Spray drying is a processing technique commonly used in the food and pharmaceutical industry to produce powders. The benefit of spray drying is that it gives control over the produced particles' shape and allows for agglomeration, with which one can control bulk properties such as dispersibility and flowability. The downside is that spray drying setups tend to be inflexible in operation and are designed with a large error margin, which reduces the spray dryer's cost efficiency.

A more cost-efficient design of spray dryers is complex due to a lack of insight into the rapid evaporation process and the collisions between partially-dried droplets and particles in the spray dryer. This project explores the relation of the degree of drying to the collision outcome when a partially-dried droplet has a collision in the spray dryer. Two aspects are crucial to this aim. Firstly, understanding how the degree and rate of drying influence the droplet's properties, which is necessary due to the formation of sharp concentration gradients in partially-dried droplets. Secondly, one must understand which collision outcomes are experienced by colliding droplets and how they change with the degree of drying. By combining both of these aspects, it is possible to find relations for the properties of the droplet and the collision outcome, which, ideally, can be used for a priori prediction of collision outcome in spray dryers.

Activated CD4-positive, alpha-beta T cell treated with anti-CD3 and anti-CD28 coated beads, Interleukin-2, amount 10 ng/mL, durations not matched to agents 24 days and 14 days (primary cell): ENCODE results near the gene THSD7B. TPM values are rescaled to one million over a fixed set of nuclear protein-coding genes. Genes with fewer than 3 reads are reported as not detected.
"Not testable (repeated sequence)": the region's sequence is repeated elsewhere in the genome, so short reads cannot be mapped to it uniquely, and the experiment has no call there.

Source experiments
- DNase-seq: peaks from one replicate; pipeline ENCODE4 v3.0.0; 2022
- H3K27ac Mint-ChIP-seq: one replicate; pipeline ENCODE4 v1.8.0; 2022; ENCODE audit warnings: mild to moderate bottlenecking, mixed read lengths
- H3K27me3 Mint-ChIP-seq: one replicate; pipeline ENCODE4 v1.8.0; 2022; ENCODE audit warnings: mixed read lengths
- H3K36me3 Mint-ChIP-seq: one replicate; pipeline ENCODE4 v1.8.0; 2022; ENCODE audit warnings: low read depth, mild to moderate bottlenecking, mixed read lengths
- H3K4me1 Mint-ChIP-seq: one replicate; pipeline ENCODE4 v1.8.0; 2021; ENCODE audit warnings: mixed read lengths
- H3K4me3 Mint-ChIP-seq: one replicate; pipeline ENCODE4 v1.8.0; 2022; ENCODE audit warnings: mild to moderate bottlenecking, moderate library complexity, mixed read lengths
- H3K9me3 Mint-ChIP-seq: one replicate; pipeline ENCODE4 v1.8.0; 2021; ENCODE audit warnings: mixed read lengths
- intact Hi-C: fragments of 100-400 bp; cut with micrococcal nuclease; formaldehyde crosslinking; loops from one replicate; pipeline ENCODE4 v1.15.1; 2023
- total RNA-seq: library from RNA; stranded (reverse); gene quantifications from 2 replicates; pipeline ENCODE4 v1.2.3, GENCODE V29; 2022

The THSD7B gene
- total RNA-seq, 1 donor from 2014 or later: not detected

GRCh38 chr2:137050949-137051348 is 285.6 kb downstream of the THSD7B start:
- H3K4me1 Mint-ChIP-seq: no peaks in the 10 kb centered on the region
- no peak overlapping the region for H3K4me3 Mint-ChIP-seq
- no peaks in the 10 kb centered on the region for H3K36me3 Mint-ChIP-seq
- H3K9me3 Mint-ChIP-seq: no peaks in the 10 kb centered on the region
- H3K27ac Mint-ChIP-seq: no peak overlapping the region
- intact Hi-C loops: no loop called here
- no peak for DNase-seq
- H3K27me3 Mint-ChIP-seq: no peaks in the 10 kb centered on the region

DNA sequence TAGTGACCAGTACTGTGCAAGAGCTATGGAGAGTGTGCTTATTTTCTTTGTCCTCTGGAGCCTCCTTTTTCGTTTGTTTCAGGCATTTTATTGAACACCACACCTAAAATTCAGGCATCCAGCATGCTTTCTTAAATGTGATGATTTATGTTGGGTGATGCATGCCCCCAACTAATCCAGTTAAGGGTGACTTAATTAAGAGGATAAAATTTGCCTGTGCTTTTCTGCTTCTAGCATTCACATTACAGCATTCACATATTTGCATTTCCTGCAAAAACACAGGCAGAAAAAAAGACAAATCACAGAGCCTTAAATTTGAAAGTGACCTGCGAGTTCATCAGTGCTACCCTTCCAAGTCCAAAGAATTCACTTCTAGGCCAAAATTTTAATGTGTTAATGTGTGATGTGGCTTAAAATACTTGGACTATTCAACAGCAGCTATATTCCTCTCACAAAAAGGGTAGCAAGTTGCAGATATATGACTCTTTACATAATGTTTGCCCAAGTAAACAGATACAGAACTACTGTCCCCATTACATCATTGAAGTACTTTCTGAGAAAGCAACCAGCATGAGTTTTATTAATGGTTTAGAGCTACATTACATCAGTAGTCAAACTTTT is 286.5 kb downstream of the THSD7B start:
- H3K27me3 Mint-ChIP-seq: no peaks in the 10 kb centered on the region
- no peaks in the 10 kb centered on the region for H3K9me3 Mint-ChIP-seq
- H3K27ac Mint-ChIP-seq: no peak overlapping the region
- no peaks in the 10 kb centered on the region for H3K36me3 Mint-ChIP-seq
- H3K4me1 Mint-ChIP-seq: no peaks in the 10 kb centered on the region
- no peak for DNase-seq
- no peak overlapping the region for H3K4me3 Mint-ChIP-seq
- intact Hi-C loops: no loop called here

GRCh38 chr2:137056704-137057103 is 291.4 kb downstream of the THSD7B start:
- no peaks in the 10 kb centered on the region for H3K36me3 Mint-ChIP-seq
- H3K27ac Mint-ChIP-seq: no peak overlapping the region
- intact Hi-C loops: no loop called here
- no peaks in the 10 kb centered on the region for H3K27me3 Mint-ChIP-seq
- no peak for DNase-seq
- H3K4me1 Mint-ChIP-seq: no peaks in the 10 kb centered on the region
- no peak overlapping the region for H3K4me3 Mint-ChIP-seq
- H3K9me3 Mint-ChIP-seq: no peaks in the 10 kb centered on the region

About me

I was born in Gelderland, the Netherlands. I have a background in food science with a BSc. and MSc. in Food Technology from Wageningen University & Research and a Sustainable Food Process Engineering specialization. For my theses and internship, for which I spent half a year in the USA at UC Davis, I delved deeper into topics such as droplet drying and digestion of protein-rich food. As I enjoyed the engineering focus, I applied for a Ph.D. position at the Delft University of Technology in the van Steijn group, where I now investigate the influence of drying on the collision outcome of partially-dried droplets in spray drying.

E.J.G. Sewalt MSc

PhD candidate